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Whether The Weather

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On: Mon, Jun 11, 2012 at 6:29PM | By: Mel The Guide


Whether The Weather

Welcome, y’all, to Sunny  South West Florida. Well, maybe not so sunny. It’s hot, muggy, rainy. Sure, it rains here too. But that’s why everything is so green. We even get wind, and thunder storms. It’s been said if you don’t like the weather in summer here in SW Florida, just wait a little and it will change. So let me talk about some of this weather and what’s to do if you want to go kayaking or canoeing. First, let me say I love it! Why? Because I get off from work. Not too many folks like to go on tour in the rain, which sadly is their loss. I like it because I know how to deal with it.

No, I don’t go out in a thunder and lightning storm, but I do go out in the rain. As I write this, words from a country western song I like come to mind, “Rain is a good thing. Rain makes corn grow, corn makes whiskey, whiskey makes my baby feel a little frisky.” Then I don’t go to work. Well, may be not, but it sounds good.

So if we got rain we got clouds. Aside from the Weather Channel and marine radio you want to be looking at clouds. Open the door and look up. What’s happening? Is it sunny, but getting dark? Clear blue sky but big puffs of cotton? Or may be just a wisp of clouds?

Clouds are the things you want to be looking at. What are they doing and how will they affect my day on the water? You have all kinds of clouds, but the ones you want to be looking for are the cumulus, puffy or cotton-like in appearance, alone or in a line or clusters. Most intense cumulus and cumulonimbus are associated with severe weather like hail, tornados and water spouts. Water spouts are intense funnel-shaped clouds that are connected to a cumuli-form cloud over water. Water spouts do not suck up water. The water seen in the main funnel cloud is actually water droplets formed by condensation. This area of South West Florida had a tornadic water spout on July 15, 2005 off the coast of Punta Gorda, caused by a severe thunder storm.

A thunderstorm is defined as convection that has at least one stroke of lightning that produces audible thunder. If you ever get caught in a thunderstorm, look for the anvil in the sky; it will point to the direction that storm is heading, in most cases. Then head the other way, or seek shelter.

If we have clouds it’s not too bad, but add wind, then that changes things. Wind in meteorology is often referred to according to its strength, and the direction from which the wind is blowing. Short bursts of high speed wind are called gusts. If the blasts of wind last only around a minute or so they are called squalls. When wind blows for a long time it is called a breeze, gale, storm, hurricane, and a typhoon.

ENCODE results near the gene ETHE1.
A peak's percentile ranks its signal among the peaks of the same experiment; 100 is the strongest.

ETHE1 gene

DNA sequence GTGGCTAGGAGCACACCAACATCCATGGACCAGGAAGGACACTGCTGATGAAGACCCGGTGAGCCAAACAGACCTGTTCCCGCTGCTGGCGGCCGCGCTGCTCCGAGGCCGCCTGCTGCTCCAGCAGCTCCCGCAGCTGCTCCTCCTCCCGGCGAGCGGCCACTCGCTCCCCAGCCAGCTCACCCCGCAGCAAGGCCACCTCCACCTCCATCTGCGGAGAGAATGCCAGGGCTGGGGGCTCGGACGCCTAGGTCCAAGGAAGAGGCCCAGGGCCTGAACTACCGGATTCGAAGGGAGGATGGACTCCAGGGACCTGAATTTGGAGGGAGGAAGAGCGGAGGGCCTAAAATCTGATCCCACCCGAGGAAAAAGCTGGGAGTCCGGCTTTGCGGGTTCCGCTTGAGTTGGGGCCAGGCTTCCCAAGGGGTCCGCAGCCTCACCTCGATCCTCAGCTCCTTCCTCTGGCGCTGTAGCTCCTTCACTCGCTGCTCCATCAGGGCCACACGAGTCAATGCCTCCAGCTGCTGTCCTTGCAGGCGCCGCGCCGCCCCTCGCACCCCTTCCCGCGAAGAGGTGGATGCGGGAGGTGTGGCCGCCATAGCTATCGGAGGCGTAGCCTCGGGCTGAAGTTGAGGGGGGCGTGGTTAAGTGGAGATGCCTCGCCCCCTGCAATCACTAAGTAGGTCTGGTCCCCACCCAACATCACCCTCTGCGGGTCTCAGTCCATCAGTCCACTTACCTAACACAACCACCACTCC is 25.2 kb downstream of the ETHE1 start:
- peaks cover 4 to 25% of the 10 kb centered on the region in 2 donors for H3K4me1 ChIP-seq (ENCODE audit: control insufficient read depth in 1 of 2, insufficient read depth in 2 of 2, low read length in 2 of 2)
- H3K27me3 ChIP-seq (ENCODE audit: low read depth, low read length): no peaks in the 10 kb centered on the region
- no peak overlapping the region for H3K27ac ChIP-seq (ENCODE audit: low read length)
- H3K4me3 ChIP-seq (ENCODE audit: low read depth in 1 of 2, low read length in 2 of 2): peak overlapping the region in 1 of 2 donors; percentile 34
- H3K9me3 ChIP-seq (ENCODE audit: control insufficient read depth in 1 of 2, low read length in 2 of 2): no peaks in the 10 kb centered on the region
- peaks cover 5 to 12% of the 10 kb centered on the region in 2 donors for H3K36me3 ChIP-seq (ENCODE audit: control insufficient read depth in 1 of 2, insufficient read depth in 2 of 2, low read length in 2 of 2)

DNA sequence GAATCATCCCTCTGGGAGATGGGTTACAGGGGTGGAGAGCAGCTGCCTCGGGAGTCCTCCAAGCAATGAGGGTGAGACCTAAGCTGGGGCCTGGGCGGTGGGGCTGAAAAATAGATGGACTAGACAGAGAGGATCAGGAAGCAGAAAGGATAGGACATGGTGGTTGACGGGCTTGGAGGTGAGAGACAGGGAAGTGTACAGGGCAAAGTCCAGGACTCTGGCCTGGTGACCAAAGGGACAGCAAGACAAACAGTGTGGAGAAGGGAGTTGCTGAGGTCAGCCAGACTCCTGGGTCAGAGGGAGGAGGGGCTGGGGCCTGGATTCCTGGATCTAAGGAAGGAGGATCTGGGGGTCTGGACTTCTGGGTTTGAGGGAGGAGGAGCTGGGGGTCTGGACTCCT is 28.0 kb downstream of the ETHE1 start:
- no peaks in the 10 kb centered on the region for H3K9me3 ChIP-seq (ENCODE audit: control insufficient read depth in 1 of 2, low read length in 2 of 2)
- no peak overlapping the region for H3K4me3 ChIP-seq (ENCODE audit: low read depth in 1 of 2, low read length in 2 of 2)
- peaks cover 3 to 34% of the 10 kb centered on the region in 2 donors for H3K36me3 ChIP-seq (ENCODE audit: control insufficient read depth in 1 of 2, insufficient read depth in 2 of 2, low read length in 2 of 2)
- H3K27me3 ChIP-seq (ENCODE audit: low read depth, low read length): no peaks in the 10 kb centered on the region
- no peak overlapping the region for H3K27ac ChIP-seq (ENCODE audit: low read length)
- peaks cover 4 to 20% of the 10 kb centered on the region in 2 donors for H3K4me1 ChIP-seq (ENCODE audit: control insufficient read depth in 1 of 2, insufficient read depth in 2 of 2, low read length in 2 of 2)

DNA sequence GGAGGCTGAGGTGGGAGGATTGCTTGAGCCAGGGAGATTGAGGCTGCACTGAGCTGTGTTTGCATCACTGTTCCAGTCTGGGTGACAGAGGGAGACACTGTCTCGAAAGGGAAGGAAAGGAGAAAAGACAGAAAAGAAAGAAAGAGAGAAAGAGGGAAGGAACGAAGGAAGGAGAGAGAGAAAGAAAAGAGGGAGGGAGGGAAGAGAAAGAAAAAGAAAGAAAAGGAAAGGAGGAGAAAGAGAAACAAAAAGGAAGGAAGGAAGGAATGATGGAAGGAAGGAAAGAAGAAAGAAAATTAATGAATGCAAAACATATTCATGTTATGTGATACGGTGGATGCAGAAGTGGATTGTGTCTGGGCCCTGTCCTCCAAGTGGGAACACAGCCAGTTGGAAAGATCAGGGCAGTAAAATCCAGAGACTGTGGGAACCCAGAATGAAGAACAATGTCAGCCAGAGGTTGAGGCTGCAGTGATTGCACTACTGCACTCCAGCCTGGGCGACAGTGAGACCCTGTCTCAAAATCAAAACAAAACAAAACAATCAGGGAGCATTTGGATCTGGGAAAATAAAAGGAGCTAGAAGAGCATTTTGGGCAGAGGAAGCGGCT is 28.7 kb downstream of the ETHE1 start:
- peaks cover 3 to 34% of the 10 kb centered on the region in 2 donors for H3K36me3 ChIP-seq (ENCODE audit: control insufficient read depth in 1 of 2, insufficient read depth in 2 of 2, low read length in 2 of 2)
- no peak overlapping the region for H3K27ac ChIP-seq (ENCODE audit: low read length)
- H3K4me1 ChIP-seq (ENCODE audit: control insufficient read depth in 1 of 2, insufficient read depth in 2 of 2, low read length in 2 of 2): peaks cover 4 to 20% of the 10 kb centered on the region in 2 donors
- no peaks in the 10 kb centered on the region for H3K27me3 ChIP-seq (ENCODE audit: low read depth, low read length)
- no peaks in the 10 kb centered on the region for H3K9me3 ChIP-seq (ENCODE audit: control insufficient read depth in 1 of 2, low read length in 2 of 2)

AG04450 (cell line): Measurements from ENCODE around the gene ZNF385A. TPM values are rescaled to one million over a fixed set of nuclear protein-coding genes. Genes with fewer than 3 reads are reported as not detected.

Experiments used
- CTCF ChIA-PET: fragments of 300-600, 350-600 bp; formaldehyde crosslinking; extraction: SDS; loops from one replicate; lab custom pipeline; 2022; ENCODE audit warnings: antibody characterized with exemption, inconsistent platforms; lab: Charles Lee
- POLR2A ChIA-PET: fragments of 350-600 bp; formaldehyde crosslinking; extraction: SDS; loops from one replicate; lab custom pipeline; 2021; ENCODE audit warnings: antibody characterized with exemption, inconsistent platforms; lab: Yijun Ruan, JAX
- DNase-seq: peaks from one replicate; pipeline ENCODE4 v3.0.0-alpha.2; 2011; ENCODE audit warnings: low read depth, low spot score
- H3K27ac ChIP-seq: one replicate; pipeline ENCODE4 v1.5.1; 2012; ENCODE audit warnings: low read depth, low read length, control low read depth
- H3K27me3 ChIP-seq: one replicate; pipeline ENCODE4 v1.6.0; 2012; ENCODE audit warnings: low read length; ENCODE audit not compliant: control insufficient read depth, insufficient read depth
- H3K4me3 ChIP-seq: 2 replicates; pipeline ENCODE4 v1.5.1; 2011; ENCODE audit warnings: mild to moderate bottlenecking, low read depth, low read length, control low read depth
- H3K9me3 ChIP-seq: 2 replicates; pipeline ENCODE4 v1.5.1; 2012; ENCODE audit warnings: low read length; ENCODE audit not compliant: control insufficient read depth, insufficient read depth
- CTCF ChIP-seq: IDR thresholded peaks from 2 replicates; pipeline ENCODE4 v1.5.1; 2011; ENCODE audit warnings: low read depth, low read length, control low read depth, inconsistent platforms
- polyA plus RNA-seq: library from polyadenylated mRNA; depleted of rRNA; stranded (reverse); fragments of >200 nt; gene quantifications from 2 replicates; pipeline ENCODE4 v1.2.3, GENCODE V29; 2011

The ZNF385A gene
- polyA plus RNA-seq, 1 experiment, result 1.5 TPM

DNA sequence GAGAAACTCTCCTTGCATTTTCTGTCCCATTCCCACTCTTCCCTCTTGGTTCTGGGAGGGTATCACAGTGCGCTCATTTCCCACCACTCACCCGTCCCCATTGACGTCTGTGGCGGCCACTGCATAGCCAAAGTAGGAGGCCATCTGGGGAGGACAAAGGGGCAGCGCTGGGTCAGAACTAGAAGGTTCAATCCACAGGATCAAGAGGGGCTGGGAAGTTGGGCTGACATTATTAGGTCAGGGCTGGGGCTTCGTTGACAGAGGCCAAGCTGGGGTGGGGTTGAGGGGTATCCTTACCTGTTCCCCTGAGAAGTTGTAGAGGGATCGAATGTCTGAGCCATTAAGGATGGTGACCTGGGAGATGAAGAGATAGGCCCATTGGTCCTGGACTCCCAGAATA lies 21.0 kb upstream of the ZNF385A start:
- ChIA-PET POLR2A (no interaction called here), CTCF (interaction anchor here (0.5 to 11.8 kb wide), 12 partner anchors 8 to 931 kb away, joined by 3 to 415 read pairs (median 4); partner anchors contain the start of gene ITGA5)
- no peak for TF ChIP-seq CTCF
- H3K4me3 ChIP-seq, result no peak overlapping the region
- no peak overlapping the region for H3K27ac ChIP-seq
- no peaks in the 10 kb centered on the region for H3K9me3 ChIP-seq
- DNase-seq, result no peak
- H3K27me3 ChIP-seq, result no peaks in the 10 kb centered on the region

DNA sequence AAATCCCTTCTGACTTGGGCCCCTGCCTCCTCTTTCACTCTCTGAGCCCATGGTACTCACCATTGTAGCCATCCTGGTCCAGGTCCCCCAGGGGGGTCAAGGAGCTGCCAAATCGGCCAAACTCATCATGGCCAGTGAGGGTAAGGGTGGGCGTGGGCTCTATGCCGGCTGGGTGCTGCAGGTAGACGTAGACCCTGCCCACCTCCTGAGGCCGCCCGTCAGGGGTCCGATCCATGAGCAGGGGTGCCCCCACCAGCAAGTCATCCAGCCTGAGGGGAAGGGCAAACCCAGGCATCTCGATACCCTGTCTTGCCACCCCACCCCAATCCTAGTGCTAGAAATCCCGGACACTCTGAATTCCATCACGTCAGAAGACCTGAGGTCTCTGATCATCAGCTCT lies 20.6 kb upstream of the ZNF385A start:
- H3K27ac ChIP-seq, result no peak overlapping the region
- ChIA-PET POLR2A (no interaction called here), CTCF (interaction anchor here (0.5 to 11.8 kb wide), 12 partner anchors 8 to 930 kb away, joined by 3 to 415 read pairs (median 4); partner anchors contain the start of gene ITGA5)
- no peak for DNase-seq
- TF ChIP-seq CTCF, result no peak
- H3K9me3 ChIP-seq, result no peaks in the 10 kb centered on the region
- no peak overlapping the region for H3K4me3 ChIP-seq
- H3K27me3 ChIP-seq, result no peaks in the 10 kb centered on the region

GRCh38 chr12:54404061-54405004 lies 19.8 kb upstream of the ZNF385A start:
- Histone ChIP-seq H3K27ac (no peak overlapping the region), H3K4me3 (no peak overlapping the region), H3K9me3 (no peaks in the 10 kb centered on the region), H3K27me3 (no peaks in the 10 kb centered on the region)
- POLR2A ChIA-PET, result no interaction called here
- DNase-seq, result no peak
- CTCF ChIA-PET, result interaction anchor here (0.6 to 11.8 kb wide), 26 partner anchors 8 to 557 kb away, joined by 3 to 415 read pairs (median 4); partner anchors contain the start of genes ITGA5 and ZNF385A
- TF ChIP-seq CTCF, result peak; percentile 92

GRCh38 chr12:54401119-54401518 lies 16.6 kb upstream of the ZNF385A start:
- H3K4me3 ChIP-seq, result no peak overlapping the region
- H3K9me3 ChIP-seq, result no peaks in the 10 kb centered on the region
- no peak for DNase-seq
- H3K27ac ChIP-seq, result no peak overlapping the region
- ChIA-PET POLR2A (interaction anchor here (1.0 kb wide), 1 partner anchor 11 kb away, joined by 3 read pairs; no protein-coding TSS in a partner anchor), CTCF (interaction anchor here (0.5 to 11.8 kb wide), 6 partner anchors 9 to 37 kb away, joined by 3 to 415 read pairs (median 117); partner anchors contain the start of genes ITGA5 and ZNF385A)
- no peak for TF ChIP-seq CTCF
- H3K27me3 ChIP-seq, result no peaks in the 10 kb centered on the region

Rain is liquid precipitation. Other kinds of precipitation are snow, hail, and sleet.

So it’s raining; are we going to hide inside and think about our next kayak adventure in the sun? Can you believe some folks do that? Not me; like I said before, I’m off, so I’m going kayaking. Sure I may get wet, but that’s why they make ponchos and rain suits. I like the ones called Frogg Toggs; they are like light paper but do keep you dry. I even have a set on my motorcycle. You can get any good one at Bass Pro Shop and it will work fine. Just don’t buy the heavy rubber ones; they don’t breathe and you will come back soaked inside just from sweating. Get a rain suit with a hood; some don’t have them. Put the hood up to keep the rain off the back of your neck. I also wear a Tilley hat with a brim to keep the pouring rain out of my face.

You can put your camera, keys, and binocs in a dry bag or a plastic jar. If you are going out to eat when you return, bring a change of clothes and a towel.

If you have a sit-in kayak you should have bought a skirt to keep out the rain and waves. If not you will be having sub races in the rain. Also a bailer pump, or a bottle with the bottom cut out to use as a scoop, and a sponge.

Some of my best paddles have been in the pouring rain. First there is no boat traffic. The launch areas are empty. The sounds in a mangrove forest when it is raining are so peaceful. Most of the birds are up in the mangroves seeking shelter. And the fish still bite in the rain.

I can try to tell you how to get out and have a good time in the rain but an American poet back in the 1800s who wrote Paul Revere’s Ride and many other well-known poems, Henry Wadsworth Longfellow, said it best: “The best thing one can do when it’s raining is to let it rain.” I pondered that thought and found it pretty profound. So if you are sitting home and it looks like rain, get out or give us a call and we will set up a kayak tour. Yep, in the rain.

Thanks again for paddling with Mel The Guide. Tours or rentals 941-661-8229 at Gulf Coast Kayak.

“Rain Is A Good Thing” written by Thomas Luther Bryan and Dallas Davidson. Copyright © Bug Music, Emi Blackwood Music Inc., Murrah Music Corporation, String Stretcher Music




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